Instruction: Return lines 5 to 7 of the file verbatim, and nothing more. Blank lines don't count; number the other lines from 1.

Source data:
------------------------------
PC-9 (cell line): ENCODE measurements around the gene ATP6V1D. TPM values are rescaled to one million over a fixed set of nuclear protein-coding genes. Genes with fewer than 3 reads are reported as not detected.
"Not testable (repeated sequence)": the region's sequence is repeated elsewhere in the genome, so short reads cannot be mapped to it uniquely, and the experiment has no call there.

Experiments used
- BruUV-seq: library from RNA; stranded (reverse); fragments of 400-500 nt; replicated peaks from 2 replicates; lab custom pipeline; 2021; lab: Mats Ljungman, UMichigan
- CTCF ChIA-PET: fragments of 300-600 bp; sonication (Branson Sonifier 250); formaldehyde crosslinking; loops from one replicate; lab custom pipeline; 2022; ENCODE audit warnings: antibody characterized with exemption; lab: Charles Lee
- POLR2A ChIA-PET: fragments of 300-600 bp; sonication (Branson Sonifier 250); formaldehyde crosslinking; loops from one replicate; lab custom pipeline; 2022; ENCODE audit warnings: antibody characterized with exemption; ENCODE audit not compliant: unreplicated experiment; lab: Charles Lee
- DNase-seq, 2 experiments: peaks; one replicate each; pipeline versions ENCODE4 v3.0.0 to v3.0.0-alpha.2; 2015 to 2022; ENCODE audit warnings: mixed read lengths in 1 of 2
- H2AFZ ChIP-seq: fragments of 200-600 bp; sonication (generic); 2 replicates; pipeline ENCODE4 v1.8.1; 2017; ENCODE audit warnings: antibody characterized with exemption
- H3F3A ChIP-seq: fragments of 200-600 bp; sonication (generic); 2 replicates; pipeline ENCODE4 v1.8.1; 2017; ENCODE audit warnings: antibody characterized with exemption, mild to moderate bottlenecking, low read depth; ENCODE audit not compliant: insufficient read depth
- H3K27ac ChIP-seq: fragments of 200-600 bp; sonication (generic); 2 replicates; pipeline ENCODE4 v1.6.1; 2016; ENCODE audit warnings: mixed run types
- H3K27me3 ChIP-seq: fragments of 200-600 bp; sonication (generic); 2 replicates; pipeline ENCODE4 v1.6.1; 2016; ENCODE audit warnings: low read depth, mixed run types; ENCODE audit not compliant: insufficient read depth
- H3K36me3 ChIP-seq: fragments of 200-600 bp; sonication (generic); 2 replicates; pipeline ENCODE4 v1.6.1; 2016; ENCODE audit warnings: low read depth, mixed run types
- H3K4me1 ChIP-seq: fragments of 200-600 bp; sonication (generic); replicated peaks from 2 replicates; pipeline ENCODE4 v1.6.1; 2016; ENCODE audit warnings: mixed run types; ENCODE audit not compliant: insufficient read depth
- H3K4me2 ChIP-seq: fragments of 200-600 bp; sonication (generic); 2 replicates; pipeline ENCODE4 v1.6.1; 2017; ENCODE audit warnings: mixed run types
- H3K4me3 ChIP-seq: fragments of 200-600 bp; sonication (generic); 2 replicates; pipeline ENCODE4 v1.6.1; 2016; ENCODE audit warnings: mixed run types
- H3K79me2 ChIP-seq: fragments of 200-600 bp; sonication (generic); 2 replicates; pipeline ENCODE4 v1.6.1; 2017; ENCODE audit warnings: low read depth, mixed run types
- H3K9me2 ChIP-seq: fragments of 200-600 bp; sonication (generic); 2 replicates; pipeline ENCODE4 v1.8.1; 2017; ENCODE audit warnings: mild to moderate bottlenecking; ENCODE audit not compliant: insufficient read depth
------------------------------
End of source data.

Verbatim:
- CTCF ChIA-PET: fragments of 300-600 bp; sonication (Branson Sonifier 250); formaldehyde crosslinking; loops from one replicate; lab custom pipeline; 2022; ENCODE audit warnings: antibody characterized with exemption; lab: Charles Lee
- POLR2A ChIA-PET: fragments of 300-600 bp; sonication (Branson Sonifier 250); formaldehyde crosslinking; loops from one replicate; lab custom pipeline; 2022; ENCODE audit warnings: antibody characterized with exemption; ENCODE audit not compliant: unreplicated experiment; lab: Charles Lee
- DNase-seq, 2 experiments: peaks; one replicate each; pipeline versions ENCODE4 v3.0.0 to v3.0.0-alpha.2; 2015 to 2022; ENCODE audit warnings: mixed read lengths in 1 of 2